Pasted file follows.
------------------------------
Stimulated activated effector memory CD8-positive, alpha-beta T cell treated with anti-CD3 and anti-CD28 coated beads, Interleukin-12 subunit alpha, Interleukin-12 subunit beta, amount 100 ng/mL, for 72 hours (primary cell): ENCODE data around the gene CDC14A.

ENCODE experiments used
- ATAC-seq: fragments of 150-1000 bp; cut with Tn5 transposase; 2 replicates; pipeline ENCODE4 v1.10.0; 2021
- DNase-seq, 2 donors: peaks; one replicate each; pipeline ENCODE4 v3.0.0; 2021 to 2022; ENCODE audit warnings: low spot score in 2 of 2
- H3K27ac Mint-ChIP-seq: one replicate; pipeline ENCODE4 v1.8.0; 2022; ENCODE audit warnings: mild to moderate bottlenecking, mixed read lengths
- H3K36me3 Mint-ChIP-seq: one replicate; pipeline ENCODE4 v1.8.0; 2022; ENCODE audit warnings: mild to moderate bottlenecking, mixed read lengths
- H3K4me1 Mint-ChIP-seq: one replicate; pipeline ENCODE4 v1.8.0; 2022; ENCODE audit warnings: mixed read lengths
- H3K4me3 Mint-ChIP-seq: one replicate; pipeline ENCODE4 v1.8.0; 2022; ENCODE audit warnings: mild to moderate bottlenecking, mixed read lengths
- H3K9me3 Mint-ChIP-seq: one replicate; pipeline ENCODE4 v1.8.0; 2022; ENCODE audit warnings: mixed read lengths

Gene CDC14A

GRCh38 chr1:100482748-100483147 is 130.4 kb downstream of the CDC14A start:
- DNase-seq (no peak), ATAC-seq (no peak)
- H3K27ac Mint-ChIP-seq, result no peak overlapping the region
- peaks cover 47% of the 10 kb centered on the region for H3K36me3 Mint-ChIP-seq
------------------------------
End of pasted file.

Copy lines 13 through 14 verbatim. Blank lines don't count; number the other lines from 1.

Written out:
- H3K27ac Mint-ChIP-seq, result no peak overlapping the region
- peaks cover 47% of the 10 kb centered on the region for H3K36me3 Mint-ChIP-seq